And one, a hedge away.
There's only one recorded,
But both belong to me.

One came the road that I came—
And wore my last year's gown—
The other, as a bird her nest,
Builded our hearts among.

She did not sing as we did—
It was a different tune—
Herself to her a music
As Bumble bee of June.

Today is far from Childhood—
But up and down the hills
I held her hand the tighter—
Which shortened all the miles—

And still her hum
The years among,
Deceives the Butterfly;
Still in her Eye
The Violets lie
Mouldered this many May.

I spilt the dew—
But took the morn—
I chose this single star
From out the wide night's numbers—
Sue - forevermore!
Emily Dickinson

G.K Chesterton  (1874  1936)

G.K Chesterton
The Englishman
St George he was for England,
And before he killed the dragon
He drank a pint of English ale
Out of an English flagon.
For though he fast right readily
In hair-shirt or in mail,
It isn’t safe to give him cakes
Unless you give him ale.

St George he was for England,
And right gallantly set free
The lady left for dragon’s meat
And tied up to a tree;
But since he stood for England
And knew what England means,
Unless you give him bacon
You mustn’t give him beans.

St George he is for England,
And shall wear the shield he wore
When we go out in armour
With battle-cross before.
But though he is jolly company
And very pleased to dine,
It isn’t safe to give him nuts
Unless you give him wine.

A Ballad of Abbreviations
The American's a hustler, for he says so,
And surely the American must know.
He will prove to you with figures why it pays so
Beginning with his boyhood long ago.
When the slow-maturing anecdote is ripest,
He'll dictate it like a Board of Trade Report,
And because he has no time to call a typist,
He calls her a Stenographer for short.

He is never known to loiter or malinger,
He rushes, for he knows he has "a date" ;
He is always on the spot and full of ginger,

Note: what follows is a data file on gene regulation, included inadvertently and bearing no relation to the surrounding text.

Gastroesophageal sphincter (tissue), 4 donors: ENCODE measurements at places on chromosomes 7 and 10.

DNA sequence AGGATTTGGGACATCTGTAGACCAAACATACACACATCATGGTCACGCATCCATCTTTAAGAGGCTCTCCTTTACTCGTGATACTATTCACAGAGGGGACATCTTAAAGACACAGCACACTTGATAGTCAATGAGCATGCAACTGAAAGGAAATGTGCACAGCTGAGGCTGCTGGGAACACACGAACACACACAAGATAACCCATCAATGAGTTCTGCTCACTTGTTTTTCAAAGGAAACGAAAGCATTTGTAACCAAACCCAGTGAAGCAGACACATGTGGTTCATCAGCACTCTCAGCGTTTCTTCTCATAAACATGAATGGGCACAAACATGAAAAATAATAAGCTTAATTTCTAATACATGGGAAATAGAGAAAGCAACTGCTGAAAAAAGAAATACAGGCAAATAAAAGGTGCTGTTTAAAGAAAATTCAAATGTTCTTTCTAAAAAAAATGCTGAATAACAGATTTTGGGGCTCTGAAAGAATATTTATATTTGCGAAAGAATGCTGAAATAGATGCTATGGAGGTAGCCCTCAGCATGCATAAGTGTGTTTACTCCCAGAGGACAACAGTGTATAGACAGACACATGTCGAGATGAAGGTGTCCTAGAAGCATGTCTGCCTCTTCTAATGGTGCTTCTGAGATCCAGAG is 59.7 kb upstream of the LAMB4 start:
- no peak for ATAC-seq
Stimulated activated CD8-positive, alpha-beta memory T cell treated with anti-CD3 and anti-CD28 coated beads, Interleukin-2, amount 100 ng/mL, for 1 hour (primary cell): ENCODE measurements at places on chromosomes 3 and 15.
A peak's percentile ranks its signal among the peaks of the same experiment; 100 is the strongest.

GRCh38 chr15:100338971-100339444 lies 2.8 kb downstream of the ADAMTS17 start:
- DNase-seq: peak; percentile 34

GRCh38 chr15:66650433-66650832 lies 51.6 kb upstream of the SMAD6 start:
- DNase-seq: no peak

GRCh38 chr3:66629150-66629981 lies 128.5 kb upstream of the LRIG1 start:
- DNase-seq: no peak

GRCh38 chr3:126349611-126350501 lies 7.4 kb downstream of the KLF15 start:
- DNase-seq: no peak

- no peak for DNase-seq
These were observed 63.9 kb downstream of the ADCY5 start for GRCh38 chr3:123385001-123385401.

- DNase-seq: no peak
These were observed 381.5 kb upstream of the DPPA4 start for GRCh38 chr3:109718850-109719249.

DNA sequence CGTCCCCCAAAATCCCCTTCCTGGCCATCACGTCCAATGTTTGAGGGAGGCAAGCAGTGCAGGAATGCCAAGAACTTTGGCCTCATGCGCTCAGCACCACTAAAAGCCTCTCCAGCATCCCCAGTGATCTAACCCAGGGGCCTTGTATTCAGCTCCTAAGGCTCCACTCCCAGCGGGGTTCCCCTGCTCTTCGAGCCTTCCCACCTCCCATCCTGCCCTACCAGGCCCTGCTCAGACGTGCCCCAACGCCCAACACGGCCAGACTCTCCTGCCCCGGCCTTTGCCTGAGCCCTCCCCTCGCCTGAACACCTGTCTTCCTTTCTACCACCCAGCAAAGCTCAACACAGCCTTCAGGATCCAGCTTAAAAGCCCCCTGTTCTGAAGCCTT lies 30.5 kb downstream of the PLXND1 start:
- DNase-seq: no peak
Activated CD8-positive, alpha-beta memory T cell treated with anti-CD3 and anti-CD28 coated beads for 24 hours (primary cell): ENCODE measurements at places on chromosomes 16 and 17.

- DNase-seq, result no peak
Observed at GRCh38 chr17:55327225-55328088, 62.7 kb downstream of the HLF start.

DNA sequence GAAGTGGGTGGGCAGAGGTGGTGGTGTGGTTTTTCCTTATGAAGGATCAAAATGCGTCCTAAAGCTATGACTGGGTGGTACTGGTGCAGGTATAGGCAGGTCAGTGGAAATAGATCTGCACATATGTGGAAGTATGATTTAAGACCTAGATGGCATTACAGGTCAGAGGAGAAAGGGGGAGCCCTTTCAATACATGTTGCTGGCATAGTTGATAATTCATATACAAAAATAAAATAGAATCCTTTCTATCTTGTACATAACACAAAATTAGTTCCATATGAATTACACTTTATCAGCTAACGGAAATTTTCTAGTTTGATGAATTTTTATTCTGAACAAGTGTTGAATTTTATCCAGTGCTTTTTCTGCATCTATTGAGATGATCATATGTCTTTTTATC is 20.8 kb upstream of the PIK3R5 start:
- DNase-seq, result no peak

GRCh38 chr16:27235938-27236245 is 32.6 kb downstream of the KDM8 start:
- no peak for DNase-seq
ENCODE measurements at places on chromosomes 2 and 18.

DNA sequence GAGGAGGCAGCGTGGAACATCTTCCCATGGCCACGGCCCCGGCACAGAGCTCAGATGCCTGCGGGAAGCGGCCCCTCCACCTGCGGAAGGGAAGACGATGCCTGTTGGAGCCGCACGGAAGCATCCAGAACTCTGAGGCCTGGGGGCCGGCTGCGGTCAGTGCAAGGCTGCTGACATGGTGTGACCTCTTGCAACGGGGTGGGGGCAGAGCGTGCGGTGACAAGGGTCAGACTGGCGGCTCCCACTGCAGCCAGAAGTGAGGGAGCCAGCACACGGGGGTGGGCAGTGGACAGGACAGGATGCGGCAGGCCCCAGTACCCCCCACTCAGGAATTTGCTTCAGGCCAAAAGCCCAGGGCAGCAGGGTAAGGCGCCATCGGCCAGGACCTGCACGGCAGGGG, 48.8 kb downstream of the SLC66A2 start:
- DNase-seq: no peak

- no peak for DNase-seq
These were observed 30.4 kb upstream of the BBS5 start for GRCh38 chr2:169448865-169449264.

Which is why he is invariably late.
When he guesses that it's getting even later,
His vocabulary's vehement and swift,
And he yells for what he calls the Elevator,
A slang abbreviation for a lift.

Then nothing can be nattier or nicer
For those who like a light and rapid style.
Than to trifle with a work of Mr Dreiser
As it comes along in wagons by the mile.
He has taught us what a swift selective art meant
By description of his dinners and all that,
And his dwelling, which he says is an Apartment,
Because he cannot stop to say a flat.

We may whisper of his wild precipitation,
That it's speed in rather longer than a span,
But there really is a definite occasion
When he does not use the longest word he can.
When he substitutes, I freely make admission,
One shorter and much easier to spell ;
If you ask him what he thinks of Prohibition,
He may tell you quite succinctly it is Hell.

Rumi (1207  1273)


D.H. Lawrence (1885–1930)

D.H. Lawrence (1885–1930)
A Bad Beginning
THE YELLOW sun steps over the mountain-top
And falters a few short steps across the lake—
Are you awake?
See, glittering on the milk-blue, morning lake
They are laying the golden racing-track of the sun;
The day has begun.
The sun is in my eyes, I must get up.
I want to go, there’s a gold road blazes before
My breast—which is so sore.
What?—your throat is bruised, bruised with my kisses?
Ah, but if I am cruel what then are you?
I am bruised right through.
What if I love you!—This misery
Of your dissatisfaction and misprision
Stupefies me.
Ah yes, your open arms! Ah yes, ah yes,
You would take me to your breast!—But no,
You should come to mine,
It were better so.
Here I am—get up and come to me!
Not as a visitor either, nor a sweet
And winsome child of innocence; nor
As an insolent mistress telling my pulse’s beat.
Come to me like a woman coming home
To the man who is her husband, all the rest
Subordinate to this, that he and she
Are joined together for ever, as is best.
Behind me on the lake I hear the steamer drumming
From Austria. There lies the world, and here
Am I. Which way are you coming?
(From Look! We Have Come Through! 1918)